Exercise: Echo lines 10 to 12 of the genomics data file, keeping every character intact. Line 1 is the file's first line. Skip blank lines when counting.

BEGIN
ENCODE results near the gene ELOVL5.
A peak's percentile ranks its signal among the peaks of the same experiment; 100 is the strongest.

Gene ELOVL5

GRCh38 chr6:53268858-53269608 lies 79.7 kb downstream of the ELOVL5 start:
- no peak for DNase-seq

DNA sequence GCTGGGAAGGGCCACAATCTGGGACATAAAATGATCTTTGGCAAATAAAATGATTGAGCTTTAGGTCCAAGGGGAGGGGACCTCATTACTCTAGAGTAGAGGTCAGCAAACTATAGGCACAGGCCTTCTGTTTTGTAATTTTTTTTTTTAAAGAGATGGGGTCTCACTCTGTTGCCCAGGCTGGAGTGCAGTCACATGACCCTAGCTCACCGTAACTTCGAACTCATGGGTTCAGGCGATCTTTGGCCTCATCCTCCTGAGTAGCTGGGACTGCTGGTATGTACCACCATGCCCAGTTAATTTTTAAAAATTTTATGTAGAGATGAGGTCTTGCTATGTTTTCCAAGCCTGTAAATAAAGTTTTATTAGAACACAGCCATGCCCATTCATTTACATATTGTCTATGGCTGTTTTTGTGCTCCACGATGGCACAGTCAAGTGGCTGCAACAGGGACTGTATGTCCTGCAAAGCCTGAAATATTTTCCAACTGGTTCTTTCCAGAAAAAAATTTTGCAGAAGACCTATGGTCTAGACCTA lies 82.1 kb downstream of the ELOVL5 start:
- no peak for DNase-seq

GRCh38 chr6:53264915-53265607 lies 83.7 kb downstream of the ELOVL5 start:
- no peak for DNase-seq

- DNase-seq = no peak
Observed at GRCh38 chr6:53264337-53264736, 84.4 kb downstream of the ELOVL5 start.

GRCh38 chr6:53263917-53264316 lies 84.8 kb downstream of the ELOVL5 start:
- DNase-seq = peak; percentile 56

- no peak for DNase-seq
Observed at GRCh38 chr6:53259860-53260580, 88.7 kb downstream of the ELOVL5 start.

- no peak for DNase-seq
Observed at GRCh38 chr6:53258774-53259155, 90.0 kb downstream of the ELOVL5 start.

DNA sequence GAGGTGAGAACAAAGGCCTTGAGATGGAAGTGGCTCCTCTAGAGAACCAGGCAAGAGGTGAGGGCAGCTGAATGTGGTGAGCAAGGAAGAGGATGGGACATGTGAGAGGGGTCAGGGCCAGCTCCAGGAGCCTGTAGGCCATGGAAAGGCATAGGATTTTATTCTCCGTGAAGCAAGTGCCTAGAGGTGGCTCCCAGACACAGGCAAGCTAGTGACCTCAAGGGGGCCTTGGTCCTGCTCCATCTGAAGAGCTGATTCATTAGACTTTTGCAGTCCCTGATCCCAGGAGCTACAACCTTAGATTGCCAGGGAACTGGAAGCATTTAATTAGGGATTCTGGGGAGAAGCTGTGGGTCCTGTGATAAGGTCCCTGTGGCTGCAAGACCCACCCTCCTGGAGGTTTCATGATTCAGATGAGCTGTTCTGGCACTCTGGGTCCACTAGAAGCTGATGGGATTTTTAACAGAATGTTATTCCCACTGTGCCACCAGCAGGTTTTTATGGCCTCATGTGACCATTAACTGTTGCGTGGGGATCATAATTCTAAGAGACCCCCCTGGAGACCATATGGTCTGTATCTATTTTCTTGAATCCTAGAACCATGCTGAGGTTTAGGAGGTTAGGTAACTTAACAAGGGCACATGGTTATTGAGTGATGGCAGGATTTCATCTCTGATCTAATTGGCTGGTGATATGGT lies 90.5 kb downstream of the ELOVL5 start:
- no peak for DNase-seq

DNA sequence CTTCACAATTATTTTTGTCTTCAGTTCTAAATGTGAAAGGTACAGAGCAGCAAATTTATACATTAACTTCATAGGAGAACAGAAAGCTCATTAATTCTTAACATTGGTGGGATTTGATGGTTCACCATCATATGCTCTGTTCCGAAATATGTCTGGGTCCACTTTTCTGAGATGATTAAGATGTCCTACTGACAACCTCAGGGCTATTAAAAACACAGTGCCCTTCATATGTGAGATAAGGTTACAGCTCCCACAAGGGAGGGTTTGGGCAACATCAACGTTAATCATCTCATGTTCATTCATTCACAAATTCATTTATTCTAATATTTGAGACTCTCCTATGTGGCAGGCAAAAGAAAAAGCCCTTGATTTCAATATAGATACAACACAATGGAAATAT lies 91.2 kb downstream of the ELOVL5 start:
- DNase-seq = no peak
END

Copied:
- DNase-seq = no peak
Observed at GRCh38 chr6:53264337-53264736, 84.4 kb downstream of the ELOVL5 start.

GRCh38 chr6:53263917-53264316 lies 84.8 kb downstream of the ELOVL5 start: